Back in 1948, when most Americans woke up the day after the presidential election and learned to their surprise that Harry Truman had defeated Thomas Dewey, California counted. It was only because of this state’s late-reporting vote that Truman won out.
But there was no suspense about California’s vote this month: the television networks called the state for Democrat Barack Obama the moment the polls closed.
In 1948, Truman whistle-stopped the state, speaking from the rear balcony of his campaign train in big cities and small towns like Madera, Turlock and Tulare. People saw their president in the flesh, something only a few wealthy Californians could do this year.
The outcome here was so certain this time — as it has been since 1992 — that neither Obama nor Republican Mitt Romney nor either of their vice presidential running mates held even one campaign rally in the Golden State. They came here only when their cash supplies began running short, essentially to recharge their wallets from the nation’s leading political ATM.
For votes, they went to the “swing states,” with more than two-thirds of the last month’s candidate campaign appearances confined to just three states: Ohio, Florida and Virginia. There were occasional forays to exotic locales like Pennsylvania, Iowa, Minnesota, Colorado, Nevada and Michigan, but not even many of those.
As for states like Texas, California and New York — three of the nation’s four largest — forget about it. That’s because the outcomes in those states are foregone conclusions these days, so certain that candidates don’t even bother to advertise here.
California’s place in the Democratic column grew even more solid during this year, as the state’s Democrats registered several hundred thousand more voters during the fall than Republicans, who talked a lot about outreach, but did very little actual reaching. The state GOP sank below 30 percent of all registered voters for the first time ever, while Democrats moved up to about 44 percent, with most of the rest declaring no party preference.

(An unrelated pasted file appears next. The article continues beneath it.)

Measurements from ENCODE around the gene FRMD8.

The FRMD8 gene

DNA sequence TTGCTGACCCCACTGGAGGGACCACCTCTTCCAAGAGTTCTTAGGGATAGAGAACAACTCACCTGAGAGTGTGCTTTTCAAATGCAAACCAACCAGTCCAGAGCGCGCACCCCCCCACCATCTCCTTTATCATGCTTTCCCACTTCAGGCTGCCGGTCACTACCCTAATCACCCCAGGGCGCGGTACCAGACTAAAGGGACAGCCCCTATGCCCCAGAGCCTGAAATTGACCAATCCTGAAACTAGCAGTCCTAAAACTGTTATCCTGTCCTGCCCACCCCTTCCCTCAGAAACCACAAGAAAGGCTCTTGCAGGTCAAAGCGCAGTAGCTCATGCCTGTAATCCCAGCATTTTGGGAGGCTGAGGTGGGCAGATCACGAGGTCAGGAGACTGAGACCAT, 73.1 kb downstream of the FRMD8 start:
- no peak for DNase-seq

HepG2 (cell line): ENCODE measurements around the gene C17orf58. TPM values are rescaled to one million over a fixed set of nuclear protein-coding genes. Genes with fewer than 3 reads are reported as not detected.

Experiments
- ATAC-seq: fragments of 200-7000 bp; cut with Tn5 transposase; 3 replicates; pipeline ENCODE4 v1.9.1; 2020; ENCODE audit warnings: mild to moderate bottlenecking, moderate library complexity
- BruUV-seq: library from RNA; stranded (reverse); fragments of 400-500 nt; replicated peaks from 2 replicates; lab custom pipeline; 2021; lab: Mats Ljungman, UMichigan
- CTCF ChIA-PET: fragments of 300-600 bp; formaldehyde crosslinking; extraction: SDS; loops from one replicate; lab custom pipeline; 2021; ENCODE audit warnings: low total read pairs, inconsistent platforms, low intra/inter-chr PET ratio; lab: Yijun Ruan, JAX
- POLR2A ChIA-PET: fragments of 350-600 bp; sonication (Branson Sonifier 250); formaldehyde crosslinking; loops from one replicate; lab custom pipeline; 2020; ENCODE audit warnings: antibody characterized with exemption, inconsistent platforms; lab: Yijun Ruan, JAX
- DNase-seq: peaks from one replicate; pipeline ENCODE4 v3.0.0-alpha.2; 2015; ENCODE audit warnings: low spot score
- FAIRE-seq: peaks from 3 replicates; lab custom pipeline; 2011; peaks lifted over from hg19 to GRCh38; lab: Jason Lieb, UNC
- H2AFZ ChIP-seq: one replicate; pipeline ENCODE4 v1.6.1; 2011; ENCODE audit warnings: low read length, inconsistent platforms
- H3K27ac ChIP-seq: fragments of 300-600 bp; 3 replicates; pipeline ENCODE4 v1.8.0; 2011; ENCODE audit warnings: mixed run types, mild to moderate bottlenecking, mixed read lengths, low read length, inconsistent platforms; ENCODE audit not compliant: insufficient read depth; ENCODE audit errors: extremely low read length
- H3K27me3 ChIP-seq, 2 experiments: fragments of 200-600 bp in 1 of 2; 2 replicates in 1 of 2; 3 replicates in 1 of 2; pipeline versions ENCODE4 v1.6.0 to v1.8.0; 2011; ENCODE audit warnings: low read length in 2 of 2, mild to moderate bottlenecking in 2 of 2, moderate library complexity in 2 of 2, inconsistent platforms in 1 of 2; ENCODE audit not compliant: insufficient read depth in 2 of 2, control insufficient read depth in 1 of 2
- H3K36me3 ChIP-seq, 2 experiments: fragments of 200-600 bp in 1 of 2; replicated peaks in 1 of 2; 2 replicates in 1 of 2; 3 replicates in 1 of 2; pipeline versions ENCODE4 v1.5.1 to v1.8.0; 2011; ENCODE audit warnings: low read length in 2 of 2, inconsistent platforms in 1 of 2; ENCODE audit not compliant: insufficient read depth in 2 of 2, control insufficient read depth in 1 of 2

It’s not that California votes mean little; it’s just that the preponderance go Democratic and everyone knows it in advance. So how to give California voters as much clout as folks in Ohio, who are pestered non-stop during election season, both in person and electronically?
It’s plain how to make the California presidential primary more important: Move it into early February, like it was four years ago when this state went pretty big for Hillary Clinton and almost deprived Obama of the Democratic nomination. By scheduling the most recent primary in June, state legislators almost completely deprived it of meaning.
The solution for the November general election, when there’s just one Election Day across the nation, is not so obvious, but California already has made a move in the right direction.
That came with little public attention in August 2011, when Gov. Jerry Brown signed a bipartisan bill placing this state in the forefront of the National Popular Vote movement, the measure sponsored by the then-chairmen of both the Republican and Democratic caucuses in the state Assembly.
If it ever becomes effective, this plan would lessen the emphasis on the Electoral College that causes candidates to concentrate their efforts on just a few swing states. It also would prevent situations like the George W. Bush vs. Albert Gore outcome of 2000, when Gore won half a million more votes nationally, only to lose the presidency in the Electoral College.
The idea is for states to pledge all their electoral votes to whichever candidate wins the national popular vote. The plan was adopted by the Legislature in both 2009 and 2010, but vetoed twice by former Gov. Arnold Schwarzenegger. It commits California to vote with the national popular majority, but not until states with a total of 270 electoral votes agree to it.
So far, with places like Illinois, Massachusetts, Washington state and Maryland aboard, the plan is halfway to its threshold level. So far, all nine states signed on are “blue” — they went Democratic in this month’s vote. Like California, none of the others got much attention from presidential candidates.
This plan would make an extra vote in heavily Democratic San Francisco or Los Angeles or heavily Republican Madera or Orange counties count as much as one in Kent, Ohio, which is not the case today. It would force candidates to campaign everywhere, something presidential aspirants did as recently as 1970, when Republican Richard Nixon visited 49 states and Democratic rival George McGovern went to 48.
Schwarzenegger claimed this plan might deprive Californians of the clout their sheer numbers should command. He was wrong about that, as he was about many other things.
For Californians have no presidential clout these days because they are preponderantly loyal to one party. Ironically, that also renders the other party’s votes almost meaningless.
Put all voters everywhere on an equal basis, and candidates would have to spend time in the most populous places rather than merely chase electoral votes. That can only be good for California and almost all other parts of America.
— Reach syndicated columnist Tom Elias at [email protected]